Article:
My Senator ,Rand Paul Slams Fauci In Heated Exchange Over Lockdowns


Sen. Rand Paul (R-KY) gave quite the earful to a home-bound Dr. Anthony Fauci on Tuesday over the COVID-19 lockdown that has crippled the US economy.

Paul, a medical doctor, noted during the Senate hearing before the Senate Health, Education, Labor and Pension Committee, that the mortality rate among children ‘approaches zero’, and that for those aged 18-45 “the mortality in New York was 10 out of 100,000.”

“The history of this when we look back will be wrong prediction after wrong prediction after wrong prediction… As much as I respect you, Dr. Fauci, I don’t think you’re the end all, I don’t think you’re the one person that gets to make a decision,” said Paul – who added that we need to “observe with an open eye what happened in Sweden, where the kids kept going to school.”

The mortality per capita in Sweden is actually less than France, less than Italy, less than Spain, less than Belgium, less than the Netherlands, about the same as Switzerland. But basically I don’t think there’s anybody arguing that what happened in Sweden is an unacceptable result. I think people are intrigued by it, and we should be.”

“I don’t think any of us are certain when we do all these modelings – there have been more people wrong with modeling than right. We’re opening up a lot of economies around the US, and I hope that people who are predicting doom and gloom and saying ‘oh, we can’t do this, there’s going to be a surge’ – will admit when there isn’t a surge.”

Fauci responded, (25 seconds in below), saying “Sen. Paul, I have never made myself out to be the end-all & only voice of this. I’m a scientist, a physician, and a public health official.”

He then offered a ‘but, the children!’ argument – latching onto Paul’s comment that we don’t know everything about the virus, and that “we really better be very careful, particularly when it comes to children.

Shared from zero hedge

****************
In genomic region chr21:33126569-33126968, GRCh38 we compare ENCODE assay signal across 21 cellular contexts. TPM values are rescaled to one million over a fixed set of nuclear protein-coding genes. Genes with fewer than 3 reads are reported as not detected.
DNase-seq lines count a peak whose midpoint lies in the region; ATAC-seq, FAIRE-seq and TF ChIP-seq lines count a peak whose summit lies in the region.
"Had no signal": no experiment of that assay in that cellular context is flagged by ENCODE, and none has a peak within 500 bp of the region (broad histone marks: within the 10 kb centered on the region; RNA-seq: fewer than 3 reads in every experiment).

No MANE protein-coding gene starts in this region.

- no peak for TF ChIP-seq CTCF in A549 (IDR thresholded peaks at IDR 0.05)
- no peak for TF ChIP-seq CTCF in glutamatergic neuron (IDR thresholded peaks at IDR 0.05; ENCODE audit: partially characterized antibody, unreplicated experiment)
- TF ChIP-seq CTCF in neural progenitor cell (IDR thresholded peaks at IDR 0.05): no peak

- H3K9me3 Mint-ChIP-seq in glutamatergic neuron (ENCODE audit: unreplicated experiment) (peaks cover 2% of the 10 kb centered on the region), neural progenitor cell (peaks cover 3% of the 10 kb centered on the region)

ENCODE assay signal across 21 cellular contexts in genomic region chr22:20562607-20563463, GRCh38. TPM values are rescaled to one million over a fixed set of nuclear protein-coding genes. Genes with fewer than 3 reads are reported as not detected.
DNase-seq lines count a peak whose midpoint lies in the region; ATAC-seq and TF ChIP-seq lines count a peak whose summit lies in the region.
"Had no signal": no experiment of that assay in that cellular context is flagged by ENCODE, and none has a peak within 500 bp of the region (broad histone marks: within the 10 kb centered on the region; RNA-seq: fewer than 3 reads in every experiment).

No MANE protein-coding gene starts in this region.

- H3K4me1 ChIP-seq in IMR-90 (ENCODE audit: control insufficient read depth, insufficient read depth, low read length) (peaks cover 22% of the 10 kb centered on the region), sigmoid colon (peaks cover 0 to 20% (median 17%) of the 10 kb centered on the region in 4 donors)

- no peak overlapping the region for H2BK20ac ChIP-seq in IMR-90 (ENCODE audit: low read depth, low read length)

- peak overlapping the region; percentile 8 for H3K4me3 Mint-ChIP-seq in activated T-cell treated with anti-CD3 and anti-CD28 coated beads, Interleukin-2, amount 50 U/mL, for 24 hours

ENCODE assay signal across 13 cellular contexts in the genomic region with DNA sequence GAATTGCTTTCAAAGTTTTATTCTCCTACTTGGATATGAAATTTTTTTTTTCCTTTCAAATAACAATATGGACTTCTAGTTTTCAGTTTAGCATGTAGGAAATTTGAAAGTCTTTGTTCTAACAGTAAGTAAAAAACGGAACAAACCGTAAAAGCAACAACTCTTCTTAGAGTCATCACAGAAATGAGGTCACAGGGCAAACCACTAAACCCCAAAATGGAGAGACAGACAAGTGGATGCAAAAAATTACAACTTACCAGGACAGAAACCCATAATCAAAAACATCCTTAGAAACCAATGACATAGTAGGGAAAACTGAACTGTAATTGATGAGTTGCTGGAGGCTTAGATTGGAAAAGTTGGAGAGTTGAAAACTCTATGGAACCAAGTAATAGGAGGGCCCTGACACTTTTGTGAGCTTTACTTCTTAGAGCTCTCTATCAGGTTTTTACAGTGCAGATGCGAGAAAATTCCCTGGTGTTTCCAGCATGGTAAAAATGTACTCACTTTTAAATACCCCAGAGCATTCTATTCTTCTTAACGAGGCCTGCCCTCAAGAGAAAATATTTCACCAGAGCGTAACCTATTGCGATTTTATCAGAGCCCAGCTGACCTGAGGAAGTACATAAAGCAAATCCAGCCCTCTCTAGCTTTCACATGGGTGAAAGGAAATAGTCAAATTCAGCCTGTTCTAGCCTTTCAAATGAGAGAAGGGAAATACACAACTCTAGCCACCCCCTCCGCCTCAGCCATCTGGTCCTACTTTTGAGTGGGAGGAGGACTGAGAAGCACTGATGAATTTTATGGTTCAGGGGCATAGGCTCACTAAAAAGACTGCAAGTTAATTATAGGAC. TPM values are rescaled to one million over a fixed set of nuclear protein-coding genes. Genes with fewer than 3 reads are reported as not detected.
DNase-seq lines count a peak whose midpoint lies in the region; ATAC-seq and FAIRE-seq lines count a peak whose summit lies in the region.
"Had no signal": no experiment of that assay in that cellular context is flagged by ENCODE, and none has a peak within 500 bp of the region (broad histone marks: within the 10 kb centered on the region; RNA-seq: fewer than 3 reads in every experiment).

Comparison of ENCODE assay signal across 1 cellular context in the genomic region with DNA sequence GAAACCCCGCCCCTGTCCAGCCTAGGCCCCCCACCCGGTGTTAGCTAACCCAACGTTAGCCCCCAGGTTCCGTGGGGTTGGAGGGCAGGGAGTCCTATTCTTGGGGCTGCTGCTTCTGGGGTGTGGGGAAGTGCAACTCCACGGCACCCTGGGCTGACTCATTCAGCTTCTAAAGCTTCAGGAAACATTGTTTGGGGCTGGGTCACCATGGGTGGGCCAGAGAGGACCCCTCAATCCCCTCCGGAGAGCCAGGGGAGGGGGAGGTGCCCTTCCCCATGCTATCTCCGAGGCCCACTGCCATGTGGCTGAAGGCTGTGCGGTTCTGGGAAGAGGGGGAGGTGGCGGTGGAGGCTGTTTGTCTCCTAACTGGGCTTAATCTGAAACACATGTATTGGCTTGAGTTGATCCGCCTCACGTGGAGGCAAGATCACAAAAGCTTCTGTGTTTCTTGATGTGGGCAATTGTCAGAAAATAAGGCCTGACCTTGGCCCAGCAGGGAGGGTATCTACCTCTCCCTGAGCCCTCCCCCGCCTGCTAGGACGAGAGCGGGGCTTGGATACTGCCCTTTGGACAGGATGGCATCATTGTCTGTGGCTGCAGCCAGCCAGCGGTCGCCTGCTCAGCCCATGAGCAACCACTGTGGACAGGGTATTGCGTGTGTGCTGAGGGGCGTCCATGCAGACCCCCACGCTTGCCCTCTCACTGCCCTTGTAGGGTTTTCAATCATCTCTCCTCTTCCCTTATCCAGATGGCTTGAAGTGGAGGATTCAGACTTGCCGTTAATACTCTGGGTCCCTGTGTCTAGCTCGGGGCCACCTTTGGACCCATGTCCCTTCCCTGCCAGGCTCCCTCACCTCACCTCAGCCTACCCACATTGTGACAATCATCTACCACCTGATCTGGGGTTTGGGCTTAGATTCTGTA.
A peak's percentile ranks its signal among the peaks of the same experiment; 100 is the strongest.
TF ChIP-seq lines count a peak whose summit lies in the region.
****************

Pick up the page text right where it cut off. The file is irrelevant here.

1. Good. I’m glad someone with a “MD” after their name is taking on these quacks and hacks with their ridiculous models.

    Starting with Ferguson at Imperial College, these model hacks have been so, so, so far off, it has been disgraceful. The press, being populated with morons who couldn’t pass eighth grade math, believed every word of this rank bullshit since the beginning.

    I did a little background on Ferguson by the third week in March and found he had a history of over-estimation of impact by two+ orders of magnitude, and that raised some big red flags for me – which turned out to be his habit again. If Ferguson’s chubby little tart hadn’t gotten caught, driving across London to wax his rod, we might still be having to listen to his bullshite.

    When this is done, what I’m going to be hammering on my congressional delegation is that “experts” with models need to disclose a) their code, b) all assumptions, c) all initial data, to the public, when they make public their projections. Unless they do these things, they should be roundly ignored.

    Ferguson did none of these things. He just spouted “2.2 million deaths” to our political leadership and the CDC, and they lost their shit. Fauci has a LOT to answer for.

    • I agree and further, every statistic used in public policy needs to disclose the range of expected outcomes, not just the one path that the powers that be have determined they will focus on.

    • I will give Ferguson this: He had the courtesy to be ashamed when he realized that he’d done something shameful. I can’t remember the last public figure in the Anglosphere who did that. Maybe Jim McGreevy back in, what, ’08? Checking DuckDuckGo: 2004.